top of page
  • Writer's pictureRuth Schapira

Funny, I only hear from you when you need something.

A little while ago, before you moved away, you had a very close friend. You spoke almost every day, and sometimes you finished each other’s thoughts. Often, there wasn’t even a need to say anything. You related to each other on a feeling level. If anything bothered you, you reached out. But time has passed, and your conversations are far fewer. You don't share as much and so the details of daily life don't seem as relevant. You pause before calling. You second guess yourself. When you do speak, the conversations are polite, but not as rich as when you spoke every day. How is that so? Wouldn’t you have even more to talk about now? But it doesn’t work like that. The more distance there is between times of connection, the more distant you feel.

The same is true of your relationship with God.

It is difficult to muster up the emotional content you need to develop a relationship when you connect only a few times a year.

Prayer is about relationship.

That’s what God wants. A relationship.

How do you start a relationship?

This will sound obvious, sorry.

You begin a relationship by relating.

Start talking. Introduce yourself. If even for a few minutes. Pick a private space, perhaps one you will return to often. It might be inspirational to you, or its best feature is that the space offers you absolute privacy.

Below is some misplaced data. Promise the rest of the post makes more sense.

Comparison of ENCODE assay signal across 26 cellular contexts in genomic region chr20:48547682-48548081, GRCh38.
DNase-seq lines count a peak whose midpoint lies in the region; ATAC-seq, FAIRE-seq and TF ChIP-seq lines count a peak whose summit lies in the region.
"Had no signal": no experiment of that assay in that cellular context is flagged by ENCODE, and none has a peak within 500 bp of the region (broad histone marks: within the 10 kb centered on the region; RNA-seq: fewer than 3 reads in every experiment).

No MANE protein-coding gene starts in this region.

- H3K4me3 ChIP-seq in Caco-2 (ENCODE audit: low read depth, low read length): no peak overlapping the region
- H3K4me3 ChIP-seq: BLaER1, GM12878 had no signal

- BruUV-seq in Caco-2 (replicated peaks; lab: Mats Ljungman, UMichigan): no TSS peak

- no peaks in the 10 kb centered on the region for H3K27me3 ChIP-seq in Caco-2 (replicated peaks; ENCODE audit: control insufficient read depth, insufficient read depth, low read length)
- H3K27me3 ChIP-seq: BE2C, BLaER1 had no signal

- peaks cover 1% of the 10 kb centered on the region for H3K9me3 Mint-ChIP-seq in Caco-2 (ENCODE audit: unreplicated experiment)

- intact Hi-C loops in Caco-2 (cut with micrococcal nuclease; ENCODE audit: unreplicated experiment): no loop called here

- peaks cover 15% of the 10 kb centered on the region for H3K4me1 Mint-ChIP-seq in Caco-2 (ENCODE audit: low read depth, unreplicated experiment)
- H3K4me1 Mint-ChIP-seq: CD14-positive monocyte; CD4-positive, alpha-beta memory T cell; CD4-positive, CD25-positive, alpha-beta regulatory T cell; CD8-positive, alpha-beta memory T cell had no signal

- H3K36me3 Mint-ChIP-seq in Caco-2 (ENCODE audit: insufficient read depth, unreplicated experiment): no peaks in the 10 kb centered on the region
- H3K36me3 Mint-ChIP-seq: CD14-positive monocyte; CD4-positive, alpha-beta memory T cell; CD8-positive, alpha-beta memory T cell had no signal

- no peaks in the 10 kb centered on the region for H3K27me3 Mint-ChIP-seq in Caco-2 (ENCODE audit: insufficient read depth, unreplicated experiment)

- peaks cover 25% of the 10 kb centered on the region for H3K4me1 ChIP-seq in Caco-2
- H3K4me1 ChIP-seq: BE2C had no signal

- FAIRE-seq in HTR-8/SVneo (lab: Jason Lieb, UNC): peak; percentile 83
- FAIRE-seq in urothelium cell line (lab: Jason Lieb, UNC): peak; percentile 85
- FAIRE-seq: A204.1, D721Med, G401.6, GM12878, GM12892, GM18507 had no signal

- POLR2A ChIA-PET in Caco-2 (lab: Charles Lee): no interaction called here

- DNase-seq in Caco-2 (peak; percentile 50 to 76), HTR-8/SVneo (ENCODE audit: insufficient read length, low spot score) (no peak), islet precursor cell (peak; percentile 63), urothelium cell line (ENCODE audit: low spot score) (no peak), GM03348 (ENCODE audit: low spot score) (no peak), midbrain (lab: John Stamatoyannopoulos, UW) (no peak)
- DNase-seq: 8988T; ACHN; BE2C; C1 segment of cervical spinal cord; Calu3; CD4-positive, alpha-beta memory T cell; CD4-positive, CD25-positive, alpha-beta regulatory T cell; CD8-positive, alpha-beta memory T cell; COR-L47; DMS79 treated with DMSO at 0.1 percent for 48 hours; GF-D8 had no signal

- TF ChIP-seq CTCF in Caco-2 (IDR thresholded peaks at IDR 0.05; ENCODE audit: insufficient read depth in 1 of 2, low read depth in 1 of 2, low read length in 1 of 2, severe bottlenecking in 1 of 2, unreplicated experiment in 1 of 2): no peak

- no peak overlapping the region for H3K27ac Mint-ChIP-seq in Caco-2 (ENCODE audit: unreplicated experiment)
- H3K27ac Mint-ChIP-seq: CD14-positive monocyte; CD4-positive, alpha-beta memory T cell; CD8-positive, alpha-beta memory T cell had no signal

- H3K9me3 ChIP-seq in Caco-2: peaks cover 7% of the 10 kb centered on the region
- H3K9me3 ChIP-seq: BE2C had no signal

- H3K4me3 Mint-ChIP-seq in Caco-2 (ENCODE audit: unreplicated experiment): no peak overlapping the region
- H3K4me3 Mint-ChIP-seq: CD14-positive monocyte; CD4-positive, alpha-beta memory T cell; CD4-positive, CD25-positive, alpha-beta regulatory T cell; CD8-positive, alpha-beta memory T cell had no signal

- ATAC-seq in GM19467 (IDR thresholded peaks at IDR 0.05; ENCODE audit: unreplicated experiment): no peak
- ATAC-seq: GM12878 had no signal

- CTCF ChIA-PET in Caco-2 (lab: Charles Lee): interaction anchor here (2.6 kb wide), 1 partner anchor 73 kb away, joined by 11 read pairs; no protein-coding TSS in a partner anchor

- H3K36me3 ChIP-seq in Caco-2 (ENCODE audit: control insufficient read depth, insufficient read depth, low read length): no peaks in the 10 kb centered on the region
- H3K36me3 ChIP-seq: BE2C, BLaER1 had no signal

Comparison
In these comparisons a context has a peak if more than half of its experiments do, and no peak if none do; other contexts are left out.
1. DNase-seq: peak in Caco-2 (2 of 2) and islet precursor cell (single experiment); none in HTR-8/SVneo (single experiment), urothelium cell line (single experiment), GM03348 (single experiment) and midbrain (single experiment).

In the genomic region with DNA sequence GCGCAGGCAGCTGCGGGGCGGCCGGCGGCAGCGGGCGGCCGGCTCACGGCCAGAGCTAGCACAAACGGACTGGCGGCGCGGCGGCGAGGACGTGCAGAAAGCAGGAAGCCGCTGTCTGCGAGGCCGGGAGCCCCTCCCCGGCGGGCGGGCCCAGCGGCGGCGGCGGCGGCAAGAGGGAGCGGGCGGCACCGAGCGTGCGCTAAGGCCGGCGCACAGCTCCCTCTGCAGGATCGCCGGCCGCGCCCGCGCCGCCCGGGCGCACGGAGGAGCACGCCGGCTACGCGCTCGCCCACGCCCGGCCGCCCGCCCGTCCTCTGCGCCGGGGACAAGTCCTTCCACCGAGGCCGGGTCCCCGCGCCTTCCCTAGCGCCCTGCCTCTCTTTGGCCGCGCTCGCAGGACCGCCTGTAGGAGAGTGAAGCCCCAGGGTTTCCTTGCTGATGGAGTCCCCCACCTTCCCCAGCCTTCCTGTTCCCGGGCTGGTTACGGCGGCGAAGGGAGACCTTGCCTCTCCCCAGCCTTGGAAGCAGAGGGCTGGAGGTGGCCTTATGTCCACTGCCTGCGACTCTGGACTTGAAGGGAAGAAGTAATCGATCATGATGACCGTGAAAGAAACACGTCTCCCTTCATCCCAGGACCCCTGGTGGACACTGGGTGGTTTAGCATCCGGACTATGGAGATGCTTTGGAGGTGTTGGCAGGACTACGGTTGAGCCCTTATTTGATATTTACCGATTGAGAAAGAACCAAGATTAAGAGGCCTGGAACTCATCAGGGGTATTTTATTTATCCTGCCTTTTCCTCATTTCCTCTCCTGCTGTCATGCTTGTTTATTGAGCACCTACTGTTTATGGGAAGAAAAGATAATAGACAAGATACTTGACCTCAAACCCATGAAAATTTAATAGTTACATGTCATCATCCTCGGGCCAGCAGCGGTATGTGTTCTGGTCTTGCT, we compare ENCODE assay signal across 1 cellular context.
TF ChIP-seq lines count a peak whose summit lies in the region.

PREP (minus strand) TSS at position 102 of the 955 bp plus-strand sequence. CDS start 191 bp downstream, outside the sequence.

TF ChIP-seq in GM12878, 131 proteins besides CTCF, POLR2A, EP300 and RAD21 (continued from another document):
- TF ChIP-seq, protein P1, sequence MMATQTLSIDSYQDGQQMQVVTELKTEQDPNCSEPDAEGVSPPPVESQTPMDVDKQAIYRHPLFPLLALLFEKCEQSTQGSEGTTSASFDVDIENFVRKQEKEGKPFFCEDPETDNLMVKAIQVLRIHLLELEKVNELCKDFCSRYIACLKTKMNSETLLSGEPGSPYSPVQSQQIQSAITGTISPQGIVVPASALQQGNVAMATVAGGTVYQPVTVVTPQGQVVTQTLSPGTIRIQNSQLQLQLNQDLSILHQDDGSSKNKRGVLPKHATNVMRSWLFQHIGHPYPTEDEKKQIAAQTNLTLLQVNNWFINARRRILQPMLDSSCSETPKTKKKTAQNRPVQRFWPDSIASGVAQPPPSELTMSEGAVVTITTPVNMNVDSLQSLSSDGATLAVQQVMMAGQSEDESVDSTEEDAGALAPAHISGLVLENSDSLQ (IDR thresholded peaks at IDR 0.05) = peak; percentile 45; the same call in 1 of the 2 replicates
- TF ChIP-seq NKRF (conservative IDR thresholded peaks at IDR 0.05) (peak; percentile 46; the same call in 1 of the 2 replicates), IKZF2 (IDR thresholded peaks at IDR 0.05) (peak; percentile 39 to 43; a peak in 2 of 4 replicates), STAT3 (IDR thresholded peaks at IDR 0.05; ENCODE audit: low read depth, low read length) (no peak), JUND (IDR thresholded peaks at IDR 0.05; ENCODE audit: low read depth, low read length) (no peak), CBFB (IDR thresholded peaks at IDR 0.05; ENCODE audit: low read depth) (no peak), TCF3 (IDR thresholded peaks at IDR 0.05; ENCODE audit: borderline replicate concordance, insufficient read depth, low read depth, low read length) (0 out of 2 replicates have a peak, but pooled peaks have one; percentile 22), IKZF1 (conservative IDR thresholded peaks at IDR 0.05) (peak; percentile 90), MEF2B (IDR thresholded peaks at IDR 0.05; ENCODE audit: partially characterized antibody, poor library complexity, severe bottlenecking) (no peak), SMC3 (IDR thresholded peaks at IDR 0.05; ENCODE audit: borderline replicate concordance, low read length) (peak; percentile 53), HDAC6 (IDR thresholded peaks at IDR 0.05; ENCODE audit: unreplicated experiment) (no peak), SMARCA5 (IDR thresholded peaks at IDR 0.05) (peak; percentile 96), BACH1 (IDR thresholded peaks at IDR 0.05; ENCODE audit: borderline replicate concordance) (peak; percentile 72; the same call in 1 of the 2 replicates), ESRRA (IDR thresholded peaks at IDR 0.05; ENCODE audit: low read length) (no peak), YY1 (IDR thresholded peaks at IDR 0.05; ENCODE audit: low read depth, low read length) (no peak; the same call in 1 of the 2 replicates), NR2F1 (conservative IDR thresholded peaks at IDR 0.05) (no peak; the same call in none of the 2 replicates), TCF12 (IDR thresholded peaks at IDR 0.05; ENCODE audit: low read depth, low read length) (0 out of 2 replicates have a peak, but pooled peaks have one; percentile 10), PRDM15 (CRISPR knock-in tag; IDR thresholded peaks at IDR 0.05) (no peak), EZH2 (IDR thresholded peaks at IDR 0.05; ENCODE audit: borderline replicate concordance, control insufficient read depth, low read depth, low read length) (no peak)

You can dress up the space with candles, drapery, or anything else that might put you in a different frame of mind, but honestly, you can have a conversation in your car.

What you're looking for is integrity in developing a meaningful conversation.

You will need to get rid of the transactional notion of prayer: "I praise you a bit, make you feel good, then I can ask you for things."

What you are going for is a relationship that is based on sharing and soul.

This is not a unique concept. Originating in Hasidic practice, the term for this is hitbodedut (secluding yourself somewhere and pouring out your innermost being to HaShem).

It was a practice encouraged in addition to the times of fixed prayer, to add an extra dimension of meaning to your tefillot.

But sometimes it might need to work the other way around.

Even if you don't have a fixed practice of prayer, striving for a more intimate relationship might need to come first.

Give it a try and please let me know how it goes


bottom of page